The original UVF formed in January 1913 by Edward Carson and James Craig[?] as a militia in the tensions surrounding the potential success of the third Home Rule campaign. Serious conflict was only avoided in the short-term by the outbreak of World War I. Many UVF men, naturally, enlisted, mostly with the 36th (Ulster) Division. The men suffered heavy casualties in July 1916 during the Battle of the Somme. Certain remnants of the group reformed in 1920 and were used as special constables (B-Specials) for a short time.
The current UVF formed to opposed the rise in nationalism in the 1960s. Despite the UVF claim to attack known IRA members they displayed their resistance by attacks on random Catholic civilians and property. The group was concentrated around East Antrim[?], County Armagh[?] and the Shankill[?] district of Belfast. The murder of a Belfast barman in June 1966 led to the first leader of the group, Augustus 'Gusty' Spence being arrested and sentenced to 20 years. The UVF is also considered responsible for a series of attacks on utilities installations in 1969. A bomb in a Belfast bar that killed fifteen people in December 1971 is attributed to the UVF as is the brutal murder of the SDLP[?] politician Paddy Wilson[?] in 1972.
The group was proscribed in July 1966, but this was lifted in April 1974 in an effort to bring the UVF into more recognized democratic processess. The UVF spurned the government efforts and a subset of the UVF dubbed the Shankill Butchers demonstrated their feelings. The group was possibly responsible for the bombs in Dublin and Monaghan[?] of May 17, 1974 when 33 people were killed and it was certainly to blame for the October 2, 1974 attacks in which twelve civilians were murdered as well as a number of other attacks. The group was returned to illegality on October 3 and two days later 26 suspected UVF members were arrested in a series of raids. The men were tried and in March 1977, and they were sentenced to an average of 25 years each. In the 1980s the UVF was greatly reduced by a series of informers[?], starting in 1983 with Joseph Bennett's information leading to the arrest of fourteen senior figures.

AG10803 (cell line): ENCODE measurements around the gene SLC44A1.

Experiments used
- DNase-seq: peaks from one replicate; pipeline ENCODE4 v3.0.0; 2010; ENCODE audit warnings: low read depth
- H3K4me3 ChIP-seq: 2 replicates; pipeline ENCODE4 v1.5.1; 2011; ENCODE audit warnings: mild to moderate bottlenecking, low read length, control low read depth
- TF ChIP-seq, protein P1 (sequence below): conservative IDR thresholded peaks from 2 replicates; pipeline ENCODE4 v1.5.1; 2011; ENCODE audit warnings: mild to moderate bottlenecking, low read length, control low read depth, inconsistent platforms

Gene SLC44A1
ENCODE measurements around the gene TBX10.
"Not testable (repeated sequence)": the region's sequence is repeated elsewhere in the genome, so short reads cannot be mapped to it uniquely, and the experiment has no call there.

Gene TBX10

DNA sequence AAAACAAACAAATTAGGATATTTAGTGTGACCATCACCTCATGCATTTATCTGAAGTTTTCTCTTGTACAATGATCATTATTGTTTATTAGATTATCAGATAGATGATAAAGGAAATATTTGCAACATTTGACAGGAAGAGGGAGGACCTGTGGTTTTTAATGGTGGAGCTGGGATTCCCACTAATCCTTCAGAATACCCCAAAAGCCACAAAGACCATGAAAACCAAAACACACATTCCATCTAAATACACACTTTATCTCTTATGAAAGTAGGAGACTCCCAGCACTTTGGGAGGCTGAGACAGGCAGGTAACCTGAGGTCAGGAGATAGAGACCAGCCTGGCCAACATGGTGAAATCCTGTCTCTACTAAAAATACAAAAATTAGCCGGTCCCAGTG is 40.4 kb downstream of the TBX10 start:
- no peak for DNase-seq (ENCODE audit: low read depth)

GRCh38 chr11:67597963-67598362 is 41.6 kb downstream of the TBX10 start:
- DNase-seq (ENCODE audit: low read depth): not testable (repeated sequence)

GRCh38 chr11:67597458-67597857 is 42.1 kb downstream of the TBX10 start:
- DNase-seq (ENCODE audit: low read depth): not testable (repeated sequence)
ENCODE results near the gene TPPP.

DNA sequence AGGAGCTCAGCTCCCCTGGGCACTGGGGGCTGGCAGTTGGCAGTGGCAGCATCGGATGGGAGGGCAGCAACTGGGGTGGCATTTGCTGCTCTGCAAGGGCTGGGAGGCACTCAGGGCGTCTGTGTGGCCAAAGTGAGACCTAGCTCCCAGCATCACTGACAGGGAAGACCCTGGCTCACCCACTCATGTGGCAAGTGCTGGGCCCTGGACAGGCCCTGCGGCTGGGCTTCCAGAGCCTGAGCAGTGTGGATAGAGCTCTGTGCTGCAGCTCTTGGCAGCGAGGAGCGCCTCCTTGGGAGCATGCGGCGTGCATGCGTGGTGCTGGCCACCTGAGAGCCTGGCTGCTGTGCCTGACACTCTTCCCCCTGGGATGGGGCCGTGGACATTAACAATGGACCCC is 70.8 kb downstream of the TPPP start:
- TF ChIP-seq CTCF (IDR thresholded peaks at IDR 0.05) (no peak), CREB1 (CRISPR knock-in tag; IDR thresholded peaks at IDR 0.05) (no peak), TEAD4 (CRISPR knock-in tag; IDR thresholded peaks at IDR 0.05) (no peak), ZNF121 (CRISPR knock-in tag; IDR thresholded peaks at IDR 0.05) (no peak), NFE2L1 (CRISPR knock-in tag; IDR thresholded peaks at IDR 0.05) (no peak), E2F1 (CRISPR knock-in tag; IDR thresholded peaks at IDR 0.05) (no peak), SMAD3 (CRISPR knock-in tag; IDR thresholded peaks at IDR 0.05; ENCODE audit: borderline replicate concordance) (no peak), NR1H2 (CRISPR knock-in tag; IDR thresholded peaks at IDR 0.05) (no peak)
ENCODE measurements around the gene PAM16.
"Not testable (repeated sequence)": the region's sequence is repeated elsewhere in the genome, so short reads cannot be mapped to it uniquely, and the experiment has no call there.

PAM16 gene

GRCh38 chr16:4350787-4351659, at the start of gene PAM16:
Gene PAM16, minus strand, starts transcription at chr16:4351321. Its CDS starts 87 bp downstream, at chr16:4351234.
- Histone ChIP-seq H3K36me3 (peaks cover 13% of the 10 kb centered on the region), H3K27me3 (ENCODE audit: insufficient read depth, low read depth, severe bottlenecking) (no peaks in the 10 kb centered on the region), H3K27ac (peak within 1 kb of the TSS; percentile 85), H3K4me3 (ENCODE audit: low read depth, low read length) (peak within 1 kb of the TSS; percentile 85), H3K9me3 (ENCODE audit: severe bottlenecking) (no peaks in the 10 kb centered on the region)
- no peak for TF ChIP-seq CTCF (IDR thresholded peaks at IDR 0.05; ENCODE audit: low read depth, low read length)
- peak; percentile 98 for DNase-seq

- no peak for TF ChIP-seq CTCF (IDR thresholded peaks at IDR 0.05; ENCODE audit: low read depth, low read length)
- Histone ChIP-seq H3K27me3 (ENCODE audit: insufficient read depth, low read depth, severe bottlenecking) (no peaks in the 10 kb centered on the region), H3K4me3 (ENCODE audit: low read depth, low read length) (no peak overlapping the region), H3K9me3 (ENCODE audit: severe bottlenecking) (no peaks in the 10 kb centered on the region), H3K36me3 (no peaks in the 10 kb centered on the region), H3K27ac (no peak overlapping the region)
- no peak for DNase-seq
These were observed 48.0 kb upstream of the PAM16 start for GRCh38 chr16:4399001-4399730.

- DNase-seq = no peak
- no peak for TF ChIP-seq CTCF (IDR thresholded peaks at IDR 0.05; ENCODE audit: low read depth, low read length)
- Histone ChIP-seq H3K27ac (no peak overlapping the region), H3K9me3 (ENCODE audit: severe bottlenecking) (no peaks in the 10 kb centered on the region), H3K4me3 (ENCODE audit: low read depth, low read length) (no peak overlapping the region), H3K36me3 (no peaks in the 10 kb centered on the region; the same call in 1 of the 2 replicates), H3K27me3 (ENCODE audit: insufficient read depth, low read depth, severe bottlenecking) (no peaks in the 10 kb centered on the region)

The UVF joined the Combined Loyalist Military Command[?] in 1990 and indicated its acceptence of the moves towards peace. The UVF agreed to a ceasefire in October 1994. More militant members of the UVF broke away in 1996 to form the Loyalist Volunteer Force (LVF). The UVF has been fighting with the LVF since then and in mid 2000 they also clashed with the largest Loyalist group, the Ulster Defence Association (UDA). The overt clash with the UDA ended in December following seven deaths.
The strength of the UVF is uncertain, it peaked in the early 1970s at possibly over 1,000 but its current strength is around 150 activists - those members prepared to commit terrorist acts. The UVF weaponry is limited to small arms, with its sporadic bombing efforts being made using stolen mining explosives.
Like most loyalist groups the UVF does not often acknowledge responsibility for murders they commit, the general cover names the Red Hand Commando or the Red Hand Defenders are often used for atrocities committed by either of the major Loyalist groups. Estimates on the deaths directly linked to the UVF vary but a figure of around 500 people murdered may be accurate.
The Progressive Unionist Party[?] (PUP) is the political group most closely reflecting the views of the UVF. The Young Citizen Volunteers (YCV) is the youth section of the UVF.